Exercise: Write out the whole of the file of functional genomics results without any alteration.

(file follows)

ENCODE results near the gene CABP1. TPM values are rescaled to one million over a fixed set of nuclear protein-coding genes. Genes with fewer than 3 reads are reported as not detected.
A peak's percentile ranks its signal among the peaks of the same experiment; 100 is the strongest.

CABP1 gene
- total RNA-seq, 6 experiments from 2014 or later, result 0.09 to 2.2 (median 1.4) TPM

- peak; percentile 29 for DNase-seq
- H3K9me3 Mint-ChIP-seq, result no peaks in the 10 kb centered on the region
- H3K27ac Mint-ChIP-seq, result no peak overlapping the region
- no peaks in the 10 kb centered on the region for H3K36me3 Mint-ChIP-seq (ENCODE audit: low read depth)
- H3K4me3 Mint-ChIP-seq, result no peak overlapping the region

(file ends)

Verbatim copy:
ENCODE results near the gene CABP1. TPM values are rescaled to one million over a fixed set of nuclear protein-coding genes. Genes with fewer than 3 reads are reported as not detected.
A peak's percentile ranks its signal among the peaks of the same experiment; 100 is the strongest.

CABP1 gene
- total RNA-seq, 6 experiments from 2014 or later, result 0.09 to 2.2 (median 1.4) TPM

- peak; percentile 29 for DNase-seq
- H3K9me3 Mint-ChIP-seq, result no peaks in the 10 kb centered on the region
- H3K27ac Mint-ChIP-seq, result no peak overlapping the region
- no peaks in the 10 kb centered on the region for H3K36me3 Mint-ChIP-seq (ENCODE audit: low read depth)
- H3K4me3 Mint-ChIP-seq, result no peak overlapping the region